A quarter of the population is functionally illiterate, and cannot educate themselves about basic nutrition.

    • SusannahJoy

      So lets work on that!

    • Rachel Sea

      I am (I’m a literacy tutor), but the public school system is (and has been) failing.

  • Justme

    I used “getting a Sprite at Sonic” as a treat for my daughter behaving herself while back-to-school shopping with me the other day….and I felt terrible. I might have even cried when I told my husband about it later in the day (who did not give two shits about our daughter having soda). I can’t imagine giving my child a coke on a regular basis. Whatever money I would “save” in buying cheap cokes for her, I would spend on Xanax to calm my anxiety about ruining my child’s diet and general health.

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  • sallyedelstein

    The American Dream may have been downsized but Americans ever expanding
    waistlines have clearly not. Blame in no small part can go to our
    penchant for the super-sizing of our soft drinks. Long before Americans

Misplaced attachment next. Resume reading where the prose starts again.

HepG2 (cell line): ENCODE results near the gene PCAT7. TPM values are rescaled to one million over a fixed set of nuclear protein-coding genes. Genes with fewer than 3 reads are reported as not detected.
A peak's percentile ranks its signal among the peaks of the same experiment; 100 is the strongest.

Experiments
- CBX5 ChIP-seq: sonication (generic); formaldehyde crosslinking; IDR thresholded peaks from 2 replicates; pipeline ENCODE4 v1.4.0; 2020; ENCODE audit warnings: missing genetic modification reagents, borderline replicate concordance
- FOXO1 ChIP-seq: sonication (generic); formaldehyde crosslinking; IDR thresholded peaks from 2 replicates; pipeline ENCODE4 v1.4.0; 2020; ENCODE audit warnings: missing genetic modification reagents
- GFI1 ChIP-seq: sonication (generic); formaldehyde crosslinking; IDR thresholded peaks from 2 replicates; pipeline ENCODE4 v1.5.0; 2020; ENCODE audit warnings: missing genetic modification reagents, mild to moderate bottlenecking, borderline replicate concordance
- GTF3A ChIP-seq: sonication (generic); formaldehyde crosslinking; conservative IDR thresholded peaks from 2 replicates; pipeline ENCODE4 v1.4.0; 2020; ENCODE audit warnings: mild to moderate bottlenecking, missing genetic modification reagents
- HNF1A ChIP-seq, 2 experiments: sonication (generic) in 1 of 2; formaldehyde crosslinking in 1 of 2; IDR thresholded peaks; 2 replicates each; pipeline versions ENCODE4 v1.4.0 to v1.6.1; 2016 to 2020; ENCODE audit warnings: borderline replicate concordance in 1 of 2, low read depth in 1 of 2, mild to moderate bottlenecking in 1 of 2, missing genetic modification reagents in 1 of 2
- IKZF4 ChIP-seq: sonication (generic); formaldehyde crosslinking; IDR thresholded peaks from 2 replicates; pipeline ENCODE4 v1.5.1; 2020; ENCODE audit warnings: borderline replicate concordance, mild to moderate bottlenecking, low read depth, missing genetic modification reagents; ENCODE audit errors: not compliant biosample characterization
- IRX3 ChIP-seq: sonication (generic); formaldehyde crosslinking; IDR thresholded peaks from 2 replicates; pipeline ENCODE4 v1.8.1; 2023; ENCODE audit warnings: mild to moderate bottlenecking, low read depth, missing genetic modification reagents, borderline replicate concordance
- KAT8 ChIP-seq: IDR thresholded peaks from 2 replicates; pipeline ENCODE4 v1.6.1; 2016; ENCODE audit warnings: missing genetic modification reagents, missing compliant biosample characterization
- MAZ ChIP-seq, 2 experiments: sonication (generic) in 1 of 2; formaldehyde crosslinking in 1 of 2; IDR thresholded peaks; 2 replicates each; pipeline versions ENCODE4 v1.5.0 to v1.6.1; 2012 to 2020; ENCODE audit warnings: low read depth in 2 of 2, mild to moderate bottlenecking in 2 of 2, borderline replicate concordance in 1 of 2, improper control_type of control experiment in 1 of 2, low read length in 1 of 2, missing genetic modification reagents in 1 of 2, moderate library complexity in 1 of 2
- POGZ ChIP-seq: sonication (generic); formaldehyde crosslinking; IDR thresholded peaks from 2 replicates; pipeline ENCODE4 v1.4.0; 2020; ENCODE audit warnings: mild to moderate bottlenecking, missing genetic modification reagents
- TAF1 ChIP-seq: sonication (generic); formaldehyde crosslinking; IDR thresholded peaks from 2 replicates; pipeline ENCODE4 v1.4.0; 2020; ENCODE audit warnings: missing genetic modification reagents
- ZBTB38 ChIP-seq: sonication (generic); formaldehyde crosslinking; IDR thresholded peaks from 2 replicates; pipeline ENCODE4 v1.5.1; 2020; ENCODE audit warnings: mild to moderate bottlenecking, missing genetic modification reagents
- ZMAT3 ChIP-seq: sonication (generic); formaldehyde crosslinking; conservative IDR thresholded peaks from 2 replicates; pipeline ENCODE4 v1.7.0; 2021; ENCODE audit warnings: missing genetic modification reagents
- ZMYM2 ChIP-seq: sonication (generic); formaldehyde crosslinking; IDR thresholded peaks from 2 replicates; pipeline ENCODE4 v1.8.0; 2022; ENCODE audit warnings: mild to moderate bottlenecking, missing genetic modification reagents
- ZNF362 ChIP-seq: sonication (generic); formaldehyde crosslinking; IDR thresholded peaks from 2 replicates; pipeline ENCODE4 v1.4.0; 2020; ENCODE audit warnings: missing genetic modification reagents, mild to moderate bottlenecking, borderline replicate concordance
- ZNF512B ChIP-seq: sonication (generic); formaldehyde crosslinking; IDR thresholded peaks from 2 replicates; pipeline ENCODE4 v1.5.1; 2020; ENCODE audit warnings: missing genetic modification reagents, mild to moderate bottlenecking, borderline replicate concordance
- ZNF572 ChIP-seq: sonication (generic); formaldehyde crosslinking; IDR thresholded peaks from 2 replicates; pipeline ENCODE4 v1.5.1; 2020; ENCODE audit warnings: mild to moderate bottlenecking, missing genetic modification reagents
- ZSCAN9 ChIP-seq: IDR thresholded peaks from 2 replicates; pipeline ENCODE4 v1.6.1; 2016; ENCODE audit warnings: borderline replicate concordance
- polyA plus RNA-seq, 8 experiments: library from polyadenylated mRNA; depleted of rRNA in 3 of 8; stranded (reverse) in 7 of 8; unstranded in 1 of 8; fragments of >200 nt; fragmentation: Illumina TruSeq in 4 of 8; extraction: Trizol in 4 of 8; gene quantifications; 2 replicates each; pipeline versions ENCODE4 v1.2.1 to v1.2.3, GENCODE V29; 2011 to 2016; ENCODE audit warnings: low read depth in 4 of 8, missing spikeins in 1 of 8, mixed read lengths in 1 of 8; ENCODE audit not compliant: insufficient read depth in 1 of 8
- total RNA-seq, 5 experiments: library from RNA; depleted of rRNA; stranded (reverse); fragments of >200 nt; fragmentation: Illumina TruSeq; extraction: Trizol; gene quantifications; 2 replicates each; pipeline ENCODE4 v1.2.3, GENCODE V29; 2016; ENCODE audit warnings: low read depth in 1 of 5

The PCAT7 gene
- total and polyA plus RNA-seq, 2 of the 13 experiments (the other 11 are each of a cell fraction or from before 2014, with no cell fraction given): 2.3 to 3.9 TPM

began drinking 13.5 billions of carbonated drinks every year, soda was
    something enjoyed in the confines of the local soda fountain. When soda
    became available for home consumption, the real Mad Men of mid century
    Madison Avenue began hawking soda as a family drink”so good so wholesome
    for everyone including the tiniest of tots.” For a collection of
    vintage ads whose message s are as dated as the quaint imagery please


  • http://itsmyworldcanthasnotyours.blogspot.com/ wmdkitty

    Wait. Did they account for caffeinated vs. non-caffeinated soda?

  • sgtcat

    I’d think that you would find that it is either a unrelated correlation or the fact that if you’re likely to get in fights, you probably will drink stuff like soda (cus you think that makes you a baddass)

  • Dark_Angel

    I know parents who let their young kids have soda with every meal. Thats three right there. If they have another for snack or two with dinner (as some parents I’ve met do) then I can see how they are getting 4. I never understood how their kid was eating cereal and drinking a soda.